The Global Seismic Risk Map can provide individual country seismic risk assessments. Click on a country on the Risk Map and you can view details on the annual cost of seismic activity for residential buildings, commercial buildings and  industrial buildings. You can also download the full OpenQuake profile for any country.

Berlin: The Divided City


They may have torn down the wall but Berlin remains a city painfully divided - by football. In the eastern red half of the city live the faithful supporters of FC Union Berlin. In the opposite, western blue half of the city reside the fans of Hertha BSC.

Last season FC Union Berlin secured their first ever promotion into the Bundesliga. The result is that this season Berlin will have two football teams playing in the Bundesliga and support for the two teams is split fairly evenly across the city. You can see how support for the two Berlin Bundesliga teams divides the city on a new interactive map.

The Berliner Morgenpost's Fußballkarte map shows which of the two Berlin football clubs have the most members in each postcode area. If you mouse-over a postcode area on the map you can view the actual number of members in the area for both teams. In truth, as the more established Bundesliga club, Hertha BSC (36,930) has more paid-up members than FC Union Berlin (29,043).

If you live in Hamburg then you have no need to feel left out. Hamburger Fußballkarte is an interactive map that visualizes where HSV and St. Pauli have the most fans in the city of Hamburg. German football fans might also like the Berliner Morgenpost's Fußballkarte (Beta) map. This map shows the geographical support for most of Germany's top football teams across the whole country. The map was created back in 2014 so the data might be a little out of date.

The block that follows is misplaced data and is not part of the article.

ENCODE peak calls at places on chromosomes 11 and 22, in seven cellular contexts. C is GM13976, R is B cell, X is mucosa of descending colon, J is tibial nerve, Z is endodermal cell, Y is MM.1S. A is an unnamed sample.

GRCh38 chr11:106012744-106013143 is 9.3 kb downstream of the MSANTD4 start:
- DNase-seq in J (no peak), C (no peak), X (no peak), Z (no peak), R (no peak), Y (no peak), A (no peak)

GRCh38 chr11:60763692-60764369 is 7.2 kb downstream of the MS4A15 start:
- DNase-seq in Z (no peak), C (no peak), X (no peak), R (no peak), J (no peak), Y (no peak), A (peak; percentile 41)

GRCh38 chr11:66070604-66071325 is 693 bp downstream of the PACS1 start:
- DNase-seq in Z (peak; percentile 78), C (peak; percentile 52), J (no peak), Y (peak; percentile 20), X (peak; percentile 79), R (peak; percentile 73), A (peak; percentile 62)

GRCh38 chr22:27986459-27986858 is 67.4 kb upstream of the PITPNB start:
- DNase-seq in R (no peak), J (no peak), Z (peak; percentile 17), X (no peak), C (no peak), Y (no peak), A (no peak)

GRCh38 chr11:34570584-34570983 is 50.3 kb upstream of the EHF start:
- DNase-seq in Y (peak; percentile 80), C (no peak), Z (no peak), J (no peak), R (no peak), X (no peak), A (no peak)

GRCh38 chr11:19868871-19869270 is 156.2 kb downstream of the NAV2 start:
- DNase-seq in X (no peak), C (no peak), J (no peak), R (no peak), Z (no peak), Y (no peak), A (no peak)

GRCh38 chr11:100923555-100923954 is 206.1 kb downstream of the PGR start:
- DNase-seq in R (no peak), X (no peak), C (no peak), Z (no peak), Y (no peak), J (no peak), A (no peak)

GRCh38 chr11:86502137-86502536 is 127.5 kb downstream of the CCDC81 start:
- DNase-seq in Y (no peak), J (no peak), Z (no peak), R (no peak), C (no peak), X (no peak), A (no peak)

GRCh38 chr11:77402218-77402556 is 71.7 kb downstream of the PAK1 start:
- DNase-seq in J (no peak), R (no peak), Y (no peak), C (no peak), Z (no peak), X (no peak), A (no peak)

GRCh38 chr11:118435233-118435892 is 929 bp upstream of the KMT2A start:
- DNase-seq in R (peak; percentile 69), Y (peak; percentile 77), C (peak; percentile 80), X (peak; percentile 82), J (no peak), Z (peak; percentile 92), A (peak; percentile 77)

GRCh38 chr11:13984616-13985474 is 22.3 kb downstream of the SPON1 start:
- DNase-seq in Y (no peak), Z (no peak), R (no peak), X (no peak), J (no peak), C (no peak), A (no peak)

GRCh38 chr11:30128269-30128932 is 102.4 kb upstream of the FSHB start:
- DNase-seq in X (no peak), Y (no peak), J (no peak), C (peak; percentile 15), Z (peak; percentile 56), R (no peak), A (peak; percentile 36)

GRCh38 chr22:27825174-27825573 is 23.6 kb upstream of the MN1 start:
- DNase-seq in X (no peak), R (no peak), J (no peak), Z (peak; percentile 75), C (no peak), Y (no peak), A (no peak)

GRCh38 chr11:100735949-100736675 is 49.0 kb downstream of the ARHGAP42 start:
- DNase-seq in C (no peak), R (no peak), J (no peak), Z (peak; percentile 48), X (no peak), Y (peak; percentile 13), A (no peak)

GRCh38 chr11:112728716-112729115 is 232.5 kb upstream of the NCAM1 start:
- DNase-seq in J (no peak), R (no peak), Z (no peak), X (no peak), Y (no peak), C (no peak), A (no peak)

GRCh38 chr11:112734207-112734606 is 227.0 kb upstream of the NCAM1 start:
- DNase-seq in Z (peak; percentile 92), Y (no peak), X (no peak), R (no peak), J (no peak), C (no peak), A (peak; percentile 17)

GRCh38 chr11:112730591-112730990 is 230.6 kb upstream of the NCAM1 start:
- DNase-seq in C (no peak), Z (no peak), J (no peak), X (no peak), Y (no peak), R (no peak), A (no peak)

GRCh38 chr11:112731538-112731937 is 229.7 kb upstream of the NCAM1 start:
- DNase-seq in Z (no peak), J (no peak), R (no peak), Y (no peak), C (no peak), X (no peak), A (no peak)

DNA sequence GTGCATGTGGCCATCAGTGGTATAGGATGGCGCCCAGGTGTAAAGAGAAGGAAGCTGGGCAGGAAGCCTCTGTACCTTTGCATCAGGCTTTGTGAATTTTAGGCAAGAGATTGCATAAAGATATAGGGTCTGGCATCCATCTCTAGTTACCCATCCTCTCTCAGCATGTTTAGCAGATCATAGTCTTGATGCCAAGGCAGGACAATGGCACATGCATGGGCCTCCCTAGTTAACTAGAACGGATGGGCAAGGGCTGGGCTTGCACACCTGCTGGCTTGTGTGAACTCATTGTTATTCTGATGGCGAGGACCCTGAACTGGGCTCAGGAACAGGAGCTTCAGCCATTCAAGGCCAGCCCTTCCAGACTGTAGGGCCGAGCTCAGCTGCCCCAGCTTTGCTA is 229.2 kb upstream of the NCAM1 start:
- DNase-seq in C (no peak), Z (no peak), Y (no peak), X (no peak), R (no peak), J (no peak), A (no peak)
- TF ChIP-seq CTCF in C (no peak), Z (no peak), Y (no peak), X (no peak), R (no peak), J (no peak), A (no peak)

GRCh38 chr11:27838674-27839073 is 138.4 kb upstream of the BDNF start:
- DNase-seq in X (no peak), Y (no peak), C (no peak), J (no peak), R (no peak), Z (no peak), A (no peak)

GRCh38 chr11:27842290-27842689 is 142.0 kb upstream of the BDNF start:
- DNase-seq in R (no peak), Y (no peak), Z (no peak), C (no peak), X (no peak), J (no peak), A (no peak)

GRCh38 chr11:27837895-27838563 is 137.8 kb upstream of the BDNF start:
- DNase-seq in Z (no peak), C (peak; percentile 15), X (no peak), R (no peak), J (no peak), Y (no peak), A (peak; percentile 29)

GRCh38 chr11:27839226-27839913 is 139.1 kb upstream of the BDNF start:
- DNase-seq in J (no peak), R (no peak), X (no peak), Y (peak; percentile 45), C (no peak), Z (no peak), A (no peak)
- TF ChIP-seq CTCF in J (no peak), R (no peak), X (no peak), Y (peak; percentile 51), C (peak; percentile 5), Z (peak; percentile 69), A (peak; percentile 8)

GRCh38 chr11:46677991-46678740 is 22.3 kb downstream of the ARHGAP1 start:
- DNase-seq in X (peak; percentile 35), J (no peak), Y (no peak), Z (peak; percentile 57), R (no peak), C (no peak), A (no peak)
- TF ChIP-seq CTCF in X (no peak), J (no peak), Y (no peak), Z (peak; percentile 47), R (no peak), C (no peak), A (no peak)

Wednesday, August 14, 2019

Right Whale Spotting


The NOAA Right Whale Sighting Advisory System is an interactive map of right whale sightings in the North Atlantic. The system has been designed to help reduce collisions between ships and the critically endangered North Atlantic right whale.

Using the map mariners can see where right whales have most recently been sighted off the east coast. The map includes a tool which allows you to see all the right whale sightings made in the last two weeks. Alternatively you can select to view whale sightings for any selected date range.

If you want to view the location of right whales spotted in the last two weeks in Canadian waters you can visit the WhaleMap. The WhaleMap shows both confirmed sightings of right whales and whales which have been detected acoustically. On the map the black markers show sightings of whales, while the red markers show right whales which have been acoustically detected. If you click on these markers you can find out how many whales were spotted at that location and the date of the sighting.

John Snow's Cholera Map in 3D


John Snow's map of cholera victims during the 1854 cholera outbreak in London is one of the most famous examples of effective data visualization. By plotting the homes of cholera victims on a map Snow was able to identify a water pump in Broad Street as the cause of all the local cases of cholera. Snow's map essentially proved that cholera was spread by contaminated water and disproved the prevailing miasma theory, which believed that diseases like cholera were transmitted by bad air.